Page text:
Latest Neuroglia Stories
Researchers at Penn State University have developed an innovative technology to regenerate functional neurons after brain injury, and also in model systems used for research on Alzheimer's disease.
There is more than meets the eye following even a mild traumatic brain injury. While the brain may appear to be intact, new findings reported in Nature suggest that the brain's protective coverings may feel the brunt of the impact.
Mysterious brain cells called microglia are starting to reveal their secrets thanks to research conducted at the Weizmann Institute of Science.
Massachusetts General Hospital (MGH) investigators have used a new sequencing method to identify a group of genes used by the brain's immune cells – called microglia – to sense pathogenic organisms, toxins or damaged cells that require their response.
New research by scientists at UC San Francisco shows that one of the brain's fundamental self-protection mechanisms depends on coordinated, finely calibrated teamwork among neurons and non-neural cells knows as glial cells, which until fairly recently were thought to be mere support cells for neurons.
Push to Walk staff attended the Working 2 Walk Science & Advocacy Symposium in Boston, Massachusetts on September 27 and September 28, 2013 hosted by Unite to Fight Paralysis. Riverdale,
Findings Hold Promise for Developing Regenerative Therapies for Spinal Cord Injuries and Diseases Such as Multiple Sclerosis Sacramento, CA (PRWEB) August 28,
The steady accumulation of a protein in healthy, aging brains may explain seniors' vulnerability to neurodegenerative disorders.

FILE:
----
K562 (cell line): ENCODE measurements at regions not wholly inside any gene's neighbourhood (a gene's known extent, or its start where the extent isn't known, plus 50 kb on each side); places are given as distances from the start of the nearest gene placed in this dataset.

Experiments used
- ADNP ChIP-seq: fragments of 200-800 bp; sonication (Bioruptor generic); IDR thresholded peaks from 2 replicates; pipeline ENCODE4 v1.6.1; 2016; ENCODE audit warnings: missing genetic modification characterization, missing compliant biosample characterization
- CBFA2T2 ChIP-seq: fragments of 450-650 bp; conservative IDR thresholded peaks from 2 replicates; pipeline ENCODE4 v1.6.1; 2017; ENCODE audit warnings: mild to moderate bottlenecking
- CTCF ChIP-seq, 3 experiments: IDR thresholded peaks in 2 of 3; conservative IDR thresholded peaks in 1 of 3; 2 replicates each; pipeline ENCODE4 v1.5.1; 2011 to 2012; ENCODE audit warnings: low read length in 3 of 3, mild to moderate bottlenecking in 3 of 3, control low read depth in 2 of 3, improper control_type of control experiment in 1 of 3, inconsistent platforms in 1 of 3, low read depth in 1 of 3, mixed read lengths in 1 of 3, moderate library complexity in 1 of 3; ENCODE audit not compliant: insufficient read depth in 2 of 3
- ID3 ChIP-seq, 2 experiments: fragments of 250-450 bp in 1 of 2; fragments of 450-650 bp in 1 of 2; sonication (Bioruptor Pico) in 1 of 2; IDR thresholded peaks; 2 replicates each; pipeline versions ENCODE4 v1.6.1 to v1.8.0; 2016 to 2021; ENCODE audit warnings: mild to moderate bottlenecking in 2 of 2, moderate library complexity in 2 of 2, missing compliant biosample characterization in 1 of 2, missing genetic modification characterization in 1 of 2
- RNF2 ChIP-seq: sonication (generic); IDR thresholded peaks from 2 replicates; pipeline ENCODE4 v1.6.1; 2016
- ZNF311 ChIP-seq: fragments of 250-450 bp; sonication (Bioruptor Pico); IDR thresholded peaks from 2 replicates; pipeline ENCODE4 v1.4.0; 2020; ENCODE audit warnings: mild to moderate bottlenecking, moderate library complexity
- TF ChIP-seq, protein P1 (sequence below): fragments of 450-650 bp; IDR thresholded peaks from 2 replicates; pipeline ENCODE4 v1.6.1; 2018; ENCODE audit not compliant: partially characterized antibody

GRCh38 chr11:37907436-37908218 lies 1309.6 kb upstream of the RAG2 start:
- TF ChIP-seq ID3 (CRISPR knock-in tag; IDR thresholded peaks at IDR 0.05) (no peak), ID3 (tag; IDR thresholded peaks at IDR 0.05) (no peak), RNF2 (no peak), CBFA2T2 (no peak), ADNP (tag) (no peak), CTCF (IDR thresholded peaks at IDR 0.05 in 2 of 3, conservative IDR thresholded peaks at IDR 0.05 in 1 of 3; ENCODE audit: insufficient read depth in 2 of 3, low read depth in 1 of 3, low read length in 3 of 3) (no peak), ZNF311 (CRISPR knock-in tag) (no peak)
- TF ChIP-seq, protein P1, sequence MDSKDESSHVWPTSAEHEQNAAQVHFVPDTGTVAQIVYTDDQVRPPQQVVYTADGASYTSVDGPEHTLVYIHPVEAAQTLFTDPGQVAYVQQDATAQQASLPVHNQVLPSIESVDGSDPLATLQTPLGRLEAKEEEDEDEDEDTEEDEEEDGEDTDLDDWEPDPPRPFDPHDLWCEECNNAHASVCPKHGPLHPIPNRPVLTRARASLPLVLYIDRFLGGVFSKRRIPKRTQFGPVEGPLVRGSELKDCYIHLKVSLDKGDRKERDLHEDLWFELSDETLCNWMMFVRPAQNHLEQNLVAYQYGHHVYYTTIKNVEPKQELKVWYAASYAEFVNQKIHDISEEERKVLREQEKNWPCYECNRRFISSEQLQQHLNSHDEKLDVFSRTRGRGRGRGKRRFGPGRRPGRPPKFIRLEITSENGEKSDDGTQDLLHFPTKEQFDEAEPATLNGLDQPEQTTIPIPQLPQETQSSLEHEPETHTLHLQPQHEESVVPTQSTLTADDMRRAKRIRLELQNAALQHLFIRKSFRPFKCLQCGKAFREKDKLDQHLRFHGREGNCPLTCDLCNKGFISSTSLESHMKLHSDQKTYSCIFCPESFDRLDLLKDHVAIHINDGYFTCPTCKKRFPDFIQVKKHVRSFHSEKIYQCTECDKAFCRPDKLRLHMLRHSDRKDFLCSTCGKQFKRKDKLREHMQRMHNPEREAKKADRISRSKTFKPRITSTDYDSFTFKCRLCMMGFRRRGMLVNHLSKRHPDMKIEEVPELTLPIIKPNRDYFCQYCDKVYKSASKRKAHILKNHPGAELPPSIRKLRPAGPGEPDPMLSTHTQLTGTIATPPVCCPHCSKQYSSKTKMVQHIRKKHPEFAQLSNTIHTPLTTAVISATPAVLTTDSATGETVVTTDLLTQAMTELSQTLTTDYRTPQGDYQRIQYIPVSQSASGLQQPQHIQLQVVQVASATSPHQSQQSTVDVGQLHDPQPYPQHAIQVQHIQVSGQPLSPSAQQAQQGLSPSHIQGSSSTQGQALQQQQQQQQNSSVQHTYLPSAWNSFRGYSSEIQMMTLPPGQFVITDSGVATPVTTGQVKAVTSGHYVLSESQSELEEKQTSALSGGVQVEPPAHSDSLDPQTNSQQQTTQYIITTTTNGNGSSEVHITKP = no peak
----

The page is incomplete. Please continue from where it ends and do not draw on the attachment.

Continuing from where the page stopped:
"At present, researchers know very little about exactly how microglia work. At the same time, there is a lot of curiosity and high hopes among brain researchers that greater understanding of microglia could lead to entirely new drug development strategies for various brain diseases", says Johan Jakobsson, research group leader at the Division of Molecular Neurogenetics at Lund University.
New research published in The Journal of Neuroscience suggests that modifying signals sent by astrocytes, our star-shaped brain cells, may help to limit the spread of damage after an ischemic brain stroke.
Formation and Orientation The development of the brain is broken down into stages. The basic evolution begins in the third week of the embryonic process where the neural plate is formed. By week four, the neural plate has developed into the neural tube. The anterior part of the tube, the telencephalon, grows rapidly as it prepares to later give way to the brain. As time goes on, cells begin to classify themselves as either neurons or glial cells, thus determining their functions. Glial...
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- A woman who operates an automobile.